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Open-Mouthed Tourists

Some of his disciples began talking about the majestic stonework of the Temple and the memorial decorations on the walls. But Jesus said, "The time is coming when all these things will be completely demolished. Not one stone will be left on top of another!" "Teacher," they asked, "when will all this happen? What sign will show us that these things are about to take place?" He replied, "Don't let anyone mislead you, for many will come in my name, claiming, 'I am the Messiah,' and saying 'The time has come!' But don't believe them." -Luke 21:5-9

So our reading today begins with Jesus approaching the temple. I've mentioned the last couple weeks Jesus has been on a journey of making his way to that final destination, that place where he would be arrested and tortured and executed. But along the way he'd made some stops, and now he's arrived. He's at the temple. Jerusalem, the heart of the Jewish faith. It was a cosmopolitan city even then, and apparently the crowds had gathered to marvel at this temple, this place where the Jewish people came to worship and offer their sacrifices. The place where God himself resided. It was majestic, it was beautifully adorned, and we're told that the people gathered and said, "Look how beautiful it is. The stonework, the gifts that have been dedicated to God." They were just like those tourists that sometimes we are and sometimes we encounter when we go and visit places. They wouldn't have had cameras, but yet they were gawking and looking and staring and taking it all in. And Jesus says, "Don't get too attached. Don't get too attached to all of that because you know what? A time is coming when not one stone will be left on top of another. It'll all be thrown down."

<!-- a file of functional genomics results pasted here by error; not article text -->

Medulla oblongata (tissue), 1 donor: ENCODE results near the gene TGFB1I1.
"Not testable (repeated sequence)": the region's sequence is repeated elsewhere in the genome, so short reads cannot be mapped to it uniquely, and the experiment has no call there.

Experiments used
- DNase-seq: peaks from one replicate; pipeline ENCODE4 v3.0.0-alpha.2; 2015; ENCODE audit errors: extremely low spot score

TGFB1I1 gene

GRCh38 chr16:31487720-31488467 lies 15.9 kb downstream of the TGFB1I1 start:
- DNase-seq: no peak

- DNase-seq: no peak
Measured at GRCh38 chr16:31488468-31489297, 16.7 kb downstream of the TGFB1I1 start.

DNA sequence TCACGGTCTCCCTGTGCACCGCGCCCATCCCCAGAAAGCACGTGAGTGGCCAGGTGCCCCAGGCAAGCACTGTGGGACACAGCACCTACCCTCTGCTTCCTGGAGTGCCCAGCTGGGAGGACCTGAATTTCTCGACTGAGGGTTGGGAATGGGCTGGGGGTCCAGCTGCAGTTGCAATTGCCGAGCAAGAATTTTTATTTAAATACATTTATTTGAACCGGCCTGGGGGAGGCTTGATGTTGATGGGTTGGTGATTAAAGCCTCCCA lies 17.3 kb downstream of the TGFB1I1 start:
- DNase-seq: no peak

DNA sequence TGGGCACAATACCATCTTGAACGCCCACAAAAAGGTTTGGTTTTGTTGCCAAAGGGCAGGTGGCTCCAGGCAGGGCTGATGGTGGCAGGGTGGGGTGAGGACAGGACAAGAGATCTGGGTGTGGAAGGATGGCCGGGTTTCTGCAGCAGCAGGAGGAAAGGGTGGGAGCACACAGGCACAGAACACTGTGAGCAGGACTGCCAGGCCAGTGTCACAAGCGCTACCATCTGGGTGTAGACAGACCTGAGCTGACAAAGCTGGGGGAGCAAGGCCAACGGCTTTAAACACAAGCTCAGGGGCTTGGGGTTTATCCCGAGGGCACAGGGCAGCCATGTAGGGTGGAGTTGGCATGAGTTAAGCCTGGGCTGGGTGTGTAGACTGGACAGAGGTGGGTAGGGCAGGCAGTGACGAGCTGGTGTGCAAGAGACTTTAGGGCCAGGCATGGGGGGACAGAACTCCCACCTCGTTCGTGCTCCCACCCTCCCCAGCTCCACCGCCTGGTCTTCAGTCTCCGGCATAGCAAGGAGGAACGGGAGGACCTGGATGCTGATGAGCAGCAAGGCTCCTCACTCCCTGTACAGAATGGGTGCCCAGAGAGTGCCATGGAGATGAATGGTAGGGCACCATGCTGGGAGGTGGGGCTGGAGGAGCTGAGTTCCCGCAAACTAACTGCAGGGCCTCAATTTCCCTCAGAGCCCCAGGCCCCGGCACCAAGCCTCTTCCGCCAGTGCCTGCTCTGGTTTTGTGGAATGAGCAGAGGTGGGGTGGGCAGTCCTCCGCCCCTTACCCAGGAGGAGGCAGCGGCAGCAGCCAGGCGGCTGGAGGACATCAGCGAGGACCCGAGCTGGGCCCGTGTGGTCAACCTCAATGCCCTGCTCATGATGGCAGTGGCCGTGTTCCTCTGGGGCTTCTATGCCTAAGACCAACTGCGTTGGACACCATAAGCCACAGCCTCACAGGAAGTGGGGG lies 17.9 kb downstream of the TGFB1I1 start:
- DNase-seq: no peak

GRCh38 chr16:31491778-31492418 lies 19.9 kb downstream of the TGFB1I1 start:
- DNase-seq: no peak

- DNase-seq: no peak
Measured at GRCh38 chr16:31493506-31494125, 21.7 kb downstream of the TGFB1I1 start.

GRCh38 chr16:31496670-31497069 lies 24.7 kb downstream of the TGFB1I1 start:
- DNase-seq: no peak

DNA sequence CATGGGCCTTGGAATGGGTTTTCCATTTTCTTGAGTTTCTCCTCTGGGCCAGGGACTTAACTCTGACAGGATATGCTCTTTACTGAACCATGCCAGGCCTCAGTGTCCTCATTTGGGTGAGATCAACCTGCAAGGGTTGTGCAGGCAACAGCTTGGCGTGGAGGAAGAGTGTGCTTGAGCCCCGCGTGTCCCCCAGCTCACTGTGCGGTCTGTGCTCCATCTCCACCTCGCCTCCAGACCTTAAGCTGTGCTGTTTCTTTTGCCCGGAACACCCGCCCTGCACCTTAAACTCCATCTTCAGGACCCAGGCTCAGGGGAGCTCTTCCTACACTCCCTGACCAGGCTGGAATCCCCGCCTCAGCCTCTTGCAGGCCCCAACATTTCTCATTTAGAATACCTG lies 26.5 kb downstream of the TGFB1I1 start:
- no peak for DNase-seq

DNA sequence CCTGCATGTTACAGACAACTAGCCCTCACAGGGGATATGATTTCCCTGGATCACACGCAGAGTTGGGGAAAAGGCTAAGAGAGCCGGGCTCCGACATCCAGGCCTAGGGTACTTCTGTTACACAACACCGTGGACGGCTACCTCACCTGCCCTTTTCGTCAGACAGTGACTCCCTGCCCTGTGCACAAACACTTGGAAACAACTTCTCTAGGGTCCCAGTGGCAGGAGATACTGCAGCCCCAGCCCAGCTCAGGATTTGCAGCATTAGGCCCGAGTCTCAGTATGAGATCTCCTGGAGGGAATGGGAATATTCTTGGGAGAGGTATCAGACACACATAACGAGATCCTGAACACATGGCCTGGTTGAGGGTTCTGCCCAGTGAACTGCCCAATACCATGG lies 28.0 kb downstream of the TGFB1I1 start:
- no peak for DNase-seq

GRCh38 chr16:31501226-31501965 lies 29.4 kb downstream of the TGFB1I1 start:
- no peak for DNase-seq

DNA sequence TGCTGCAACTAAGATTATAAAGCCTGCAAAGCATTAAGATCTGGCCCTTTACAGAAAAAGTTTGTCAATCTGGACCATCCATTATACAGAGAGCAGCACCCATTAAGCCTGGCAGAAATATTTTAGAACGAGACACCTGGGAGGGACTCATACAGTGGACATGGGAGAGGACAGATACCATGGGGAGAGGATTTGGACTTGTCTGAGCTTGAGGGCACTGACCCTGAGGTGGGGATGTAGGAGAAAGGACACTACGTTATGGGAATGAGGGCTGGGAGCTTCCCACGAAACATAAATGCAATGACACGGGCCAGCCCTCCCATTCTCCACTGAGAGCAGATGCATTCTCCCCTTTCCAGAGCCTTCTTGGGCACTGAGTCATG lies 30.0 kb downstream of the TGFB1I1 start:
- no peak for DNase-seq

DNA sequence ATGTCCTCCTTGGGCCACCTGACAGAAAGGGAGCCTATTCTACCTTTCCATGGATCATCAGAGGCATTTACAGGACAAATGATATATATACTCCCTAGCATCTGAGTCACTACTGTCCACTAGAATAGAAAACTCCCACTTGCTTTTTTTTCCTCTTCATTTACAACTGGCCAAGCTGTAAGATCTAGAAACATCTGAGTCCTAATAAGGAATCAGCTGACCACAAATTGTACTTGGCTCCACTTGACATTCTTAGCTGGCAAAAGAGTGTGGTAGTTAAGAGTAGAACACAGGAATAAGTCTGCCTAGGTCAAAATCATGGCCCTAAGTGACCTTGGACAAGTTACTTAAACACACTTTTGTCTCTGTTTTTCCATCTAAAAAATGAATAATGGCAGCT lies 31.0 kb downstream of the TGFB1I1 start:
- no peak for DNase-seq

Well a lot thought, surely this can't be. And yet history tells us that it was probably within 30 years of Jesus saying that, that the Romans did destroy the temple. You can go to Jerusalem today and you can see remnants and parts of it and a wall that still exists, but the temple was destroyed and it was not rebuilt after that. Jesus' words were prophetic. They were a warning, but more importantly Jesus was helping to remind those that were with him of what was truly important. Today we sometimes get attached to our spaces and places as well. And I think Jesus' words ring true as well. Even in the history of this church I know there was a fire many years ago and the space that you worship in has changed over time from what's now the street at the other end to the space out there to this space. It's changed and you've adjusted and you've adapted. But Jesus reminds us that it's not just about the building. It's not just about the bricks and the mortar and everything that make the structure. Because no matter how permanent they may seem, he tells us there's no guarantees.